The Idea in Brief
Hell-bent on sabotaging your company? Then promote your brightest young professionals into your most demanding roles--especially when they threaten to leave unless you fast-track them. Nonsense, you say? Hardly.
Promoting talented young managers too quickly prevents them from developing key emotional competencies--such as negotiating with peers, regulating negative emotions during crises, and building support for change--skills that come only with time and experience.
Worse, many "young and clueless" managers lack patience, openness, and empathy--qualities more vital than raw intellect at top leadership levels, where business issues grow more complex and stakes are notoriously high.
Aggressive and insensitive, fast-tracked managers may pooh-pooh relationships with peers and subordinates--not realizing they need those connections to conquer problems. Issues become crises, defeating managers. Your company, customers, and employees all pay the price.
The solution? Delay promotions so managers can mature emotionally. This isn't easy. You must balance confrontation and support, patience and urgency--and risk losing your finest. But premature promoting carries far greater risks.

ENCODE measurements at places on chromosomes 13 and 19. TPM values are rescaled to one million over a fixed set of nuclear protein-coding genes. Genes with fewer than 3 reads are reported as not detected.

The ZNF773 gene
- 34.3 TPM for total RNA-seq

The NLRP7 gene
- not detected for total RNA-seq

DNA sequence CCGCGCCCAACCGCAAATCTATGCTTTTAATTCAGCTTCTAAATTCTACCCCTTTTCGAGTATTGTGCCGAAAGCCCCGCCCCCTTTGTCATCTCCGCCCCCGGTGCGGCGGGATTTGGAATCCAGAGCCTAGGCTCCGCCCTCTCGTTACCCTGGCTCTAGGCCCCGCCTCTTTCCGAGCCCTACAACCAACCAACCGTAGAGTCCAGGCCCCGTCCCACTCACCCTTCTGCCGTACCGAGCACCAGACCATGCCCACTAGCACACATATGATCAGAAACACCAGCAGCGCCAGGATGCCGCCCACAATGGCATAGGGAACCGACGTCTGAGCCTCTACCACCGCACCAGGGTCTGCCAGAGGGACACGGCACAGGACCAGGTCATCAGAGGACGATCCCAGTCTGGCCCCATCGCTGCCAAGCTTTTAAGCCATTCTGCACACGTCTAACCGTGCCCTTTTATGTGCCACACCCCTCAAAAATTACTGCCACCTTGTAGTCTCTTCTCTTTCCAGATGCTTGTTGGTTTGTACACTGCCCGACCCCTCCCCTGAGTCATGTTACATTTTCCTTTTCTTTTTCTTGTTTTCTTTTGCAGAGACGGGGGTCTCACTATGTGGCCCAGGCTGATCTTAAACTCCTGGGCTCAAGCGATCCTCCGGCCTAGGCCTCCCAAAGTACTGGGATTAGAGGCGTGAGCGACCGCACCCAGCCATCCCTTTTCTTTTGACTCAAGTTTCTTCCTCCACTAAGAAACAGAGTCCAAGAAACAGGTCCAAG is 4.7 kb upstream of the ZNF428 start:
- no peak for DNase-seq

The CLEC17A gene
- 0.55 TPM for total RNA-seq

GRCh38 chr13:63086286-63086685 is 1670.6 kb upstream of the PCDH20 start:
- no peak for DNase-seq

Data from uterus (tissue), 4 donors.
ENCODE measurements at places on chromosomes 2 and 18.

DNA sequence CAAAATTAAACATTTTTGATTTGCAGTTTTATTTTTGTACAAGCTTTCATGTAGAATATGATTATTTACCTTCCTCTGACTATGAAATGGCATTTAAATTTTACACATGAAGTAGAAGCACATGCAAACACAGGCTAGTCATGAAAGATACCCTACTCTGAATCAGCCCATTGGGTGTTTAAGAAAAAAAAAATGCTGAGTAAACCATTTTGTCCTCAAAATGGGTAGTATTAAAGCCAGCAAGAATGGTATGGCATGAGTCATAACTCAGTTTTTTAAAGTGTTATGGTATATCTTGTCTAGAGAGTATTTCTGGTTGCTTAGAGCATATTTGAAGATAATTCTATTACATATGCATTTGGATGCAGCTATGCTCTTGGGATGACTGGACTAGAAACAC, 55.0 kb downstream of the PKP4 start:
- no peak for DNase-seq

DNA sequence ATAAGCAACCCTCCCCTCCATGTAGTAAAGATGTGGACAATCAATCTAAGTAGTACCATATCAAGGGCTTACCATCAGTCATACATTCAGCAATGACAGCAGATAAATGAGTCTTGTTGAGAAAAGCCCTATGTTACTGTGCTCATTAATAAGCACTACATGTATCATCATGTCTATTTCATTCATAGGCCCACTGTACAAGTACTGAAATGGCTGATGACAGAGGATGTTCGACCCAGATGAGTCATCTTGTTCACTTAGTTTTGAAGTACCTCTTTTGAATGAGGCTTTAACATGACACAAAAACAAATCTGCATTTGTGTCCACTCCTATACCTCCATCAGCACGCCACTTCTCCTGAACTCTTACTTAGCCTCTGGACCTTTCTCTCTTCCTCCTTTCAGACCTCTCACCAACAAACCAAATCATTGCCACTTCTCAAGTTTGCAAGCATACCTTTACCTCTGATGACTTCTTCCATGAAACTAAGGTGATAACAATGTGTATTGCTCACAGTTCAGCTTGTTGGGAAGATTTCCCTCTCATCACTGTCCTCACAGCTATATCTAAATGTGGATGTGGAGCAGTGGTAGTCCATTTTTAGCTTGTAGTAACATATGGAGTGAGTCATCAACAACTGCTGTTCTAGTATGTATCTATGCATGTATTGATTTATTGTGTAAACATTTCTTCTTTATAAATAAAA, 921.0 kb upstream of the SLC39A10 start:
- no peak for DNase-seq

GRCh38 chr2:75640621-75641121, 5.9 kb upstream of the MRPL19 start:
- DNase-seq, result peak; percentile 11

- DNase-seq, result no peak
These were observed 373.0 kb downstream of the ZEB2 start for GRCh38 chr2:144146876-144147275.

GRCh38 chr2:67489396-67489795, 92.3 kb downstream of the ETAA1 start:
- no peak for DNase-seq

The Idea in Practice
1. Deepen 360-degree feedback. Provide broad and deep feedback to help managers see themselves as others do--a must for building self-awareness. Give them verbatim written responses to open-ended questions from a wide variety of peers and subordinates, not just you. Managers may discount your views as biased or uninformed. Allow time for reflection and follow-up conversations.
Though his business acumen was unmatched in his company, a brilliant 42-year-old VP neglected peer relationships, earning a reputation as detached. Corporate wondered if he could inspire staff to support important new strategies. After an in-depth 360-degree review, he began strengthening interpersonal connections.
2. Interrupt the ascent. To help managers learn to move others' hearts and minds, give them special assignments outside their typical career path. They'll have to master negotiation and influence skills, rather than relying on rank for authority.
A quick-tempered regional sales director wasn't ready for promotion to VP. Her boss persuaded her to lead a year-long team investigating cross-selling opportunities. She learned to use persuasion to win other division managers' support, building solid relationships. Now a VP, she's perceived as a well-connected manager who can negotiate on her team's behalf.
3. Act on your commitment. If you've warned managers that promotion depends on emotional competencies, follow through. These competencies are not optional.
A conflict-averse senior VP managed his own group well but avoided collaborative situations, where the potential for conflict increased. Exploring external alliances, the firm considered collaboration vital. The CEO demoted him, temporarily pulling him from the succession plan. Assigned to a cross-functional team project, he learned to handle disputes and build consensus. He's back on track.
4. Institutionalize personal development. Make it clear that success at your company hinges on emotional competence.